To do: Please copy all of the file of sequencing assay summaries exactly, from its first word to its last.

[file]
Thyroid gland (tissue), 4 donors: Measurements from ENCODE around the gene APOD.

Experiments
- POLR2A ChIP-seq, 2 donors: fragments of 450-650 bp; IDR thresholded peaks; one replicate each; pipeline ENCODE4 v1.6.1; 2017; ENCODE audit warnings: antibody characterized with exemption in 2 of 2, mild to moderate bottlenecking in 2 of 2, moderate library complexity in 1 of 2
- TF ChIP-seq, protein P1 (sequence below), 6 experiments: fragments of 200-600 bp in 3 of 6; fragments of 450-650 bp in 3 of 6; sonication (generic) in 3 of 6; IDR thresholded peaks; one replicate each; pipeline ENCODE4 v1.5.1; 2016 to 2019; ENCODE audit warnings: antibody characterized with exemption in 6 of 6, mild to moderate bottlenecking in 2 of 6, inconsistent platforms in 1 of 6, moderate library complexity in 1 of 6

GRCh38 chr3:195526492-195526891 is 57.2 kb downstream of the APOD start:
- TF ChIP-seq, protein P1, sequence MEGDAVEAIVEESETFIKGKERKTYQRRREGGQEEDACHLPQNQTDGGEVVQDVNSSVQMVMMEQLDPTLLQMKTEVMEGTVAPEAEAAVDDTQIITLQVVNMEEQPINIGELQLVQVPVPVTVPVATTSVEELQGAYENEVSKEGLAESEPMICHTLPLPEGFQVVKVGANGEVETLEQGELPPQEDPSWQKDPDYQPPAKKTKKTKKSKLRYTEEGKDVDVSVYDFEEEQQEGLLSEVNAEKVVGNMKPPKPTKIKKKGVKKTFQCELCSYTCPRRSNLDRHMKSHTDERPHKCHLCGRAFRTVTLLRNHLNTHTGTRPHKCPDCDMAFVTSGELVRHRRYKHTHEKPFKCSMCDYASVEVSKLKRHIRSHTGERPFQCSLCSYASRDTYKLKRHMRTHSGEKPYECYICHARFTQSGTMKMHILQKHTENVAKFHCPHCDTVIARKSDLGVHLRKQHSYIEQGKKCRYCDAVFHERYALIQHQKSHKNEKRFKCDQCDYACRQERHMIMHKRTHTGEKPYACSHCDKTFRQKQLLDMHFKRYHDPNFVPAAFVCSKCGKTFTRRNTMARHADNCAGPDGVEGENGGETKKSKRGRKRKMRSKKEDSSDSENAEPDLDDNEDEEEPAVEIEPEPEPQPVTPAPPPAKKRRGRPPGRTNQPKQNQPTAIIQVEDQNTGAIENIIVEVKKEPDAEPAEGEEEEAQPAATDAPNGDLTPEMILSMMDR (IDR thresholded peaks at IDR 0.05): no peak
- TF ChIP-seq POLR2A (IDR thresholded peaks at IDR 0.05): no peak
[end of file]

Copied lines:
Thyroid gland (tissue), 4 donors: Measurements from ENCODE around the gene APOD.

Experiments
- POLR2A ChIP-seq, 2 donors: fragments of 450-650 bp; IDR thresholded peaks; one replicate each; pipeline ENCODE4 v1.6.1; 2017; ENCODE audit warnings: antibody characterized with exemption in 2 of 2, mild to moderate bottlenecking in 2 of 2, moderate library complexity in 1 of 2
- TF ChIP-seq, protein P1 (sequence below), 6 experiments: fragments of 200-600 bp in 3 of 6; fragments of 450-650 bp in 3 of 6; sonication (generic) in 3 of 6; IDR thresholded peaks; one replicate each; pipeline ENCODE4 v1.5.1; 2016 to 2019; ENCODE audit warnings: antibody characterized with exemption in 6 of 6, mild to moderate bottlenecking in 2 of 6, inconsistent platforms in 1 of 6, moderate library complexity in 1 of 6

GRCh38 chr3:195526492-195526891 is 57.2 kb downstream of the APOD start:
- TF ChIP-seq, protein P1, sequence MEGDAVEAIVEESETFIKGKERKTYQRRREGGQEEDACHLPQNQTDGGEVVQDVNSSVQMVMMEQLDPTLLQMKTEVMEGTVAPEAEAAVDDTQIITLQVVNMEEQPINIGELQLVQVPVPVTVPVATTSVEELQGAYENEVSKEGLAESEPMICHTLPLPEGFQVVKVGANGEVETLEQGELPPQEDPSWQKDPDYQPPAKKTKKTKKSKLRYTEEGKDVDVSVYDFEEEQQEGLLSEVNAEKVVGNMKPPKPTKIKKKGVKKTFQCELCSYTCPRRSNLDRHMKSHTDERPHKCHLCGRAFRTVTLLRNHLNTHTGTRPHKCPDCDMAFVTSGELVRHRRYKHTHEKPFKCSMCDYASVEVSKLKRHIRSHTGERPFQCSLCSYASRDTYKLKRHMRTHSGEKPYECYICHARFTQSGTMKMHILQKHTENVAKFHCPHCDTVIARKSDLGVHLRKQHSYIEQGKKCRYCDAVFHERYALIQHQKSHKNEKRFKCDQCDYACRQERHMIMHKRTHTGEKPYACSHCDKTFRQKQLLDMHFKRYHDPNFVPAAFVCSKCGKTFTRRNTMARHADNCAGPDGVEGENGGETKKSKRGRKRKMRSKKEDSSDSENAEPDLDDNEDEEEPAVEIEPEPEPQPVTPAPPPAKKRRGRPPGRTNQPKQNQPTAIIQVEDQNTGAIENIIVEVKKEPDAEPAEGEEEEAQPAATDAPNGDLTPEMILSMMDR (IDR thresholded peaks at IDR 0.05): no peak
- TF ChIP-seq POLR2A (IDR thresholded peaks at IDR 0.05): no peak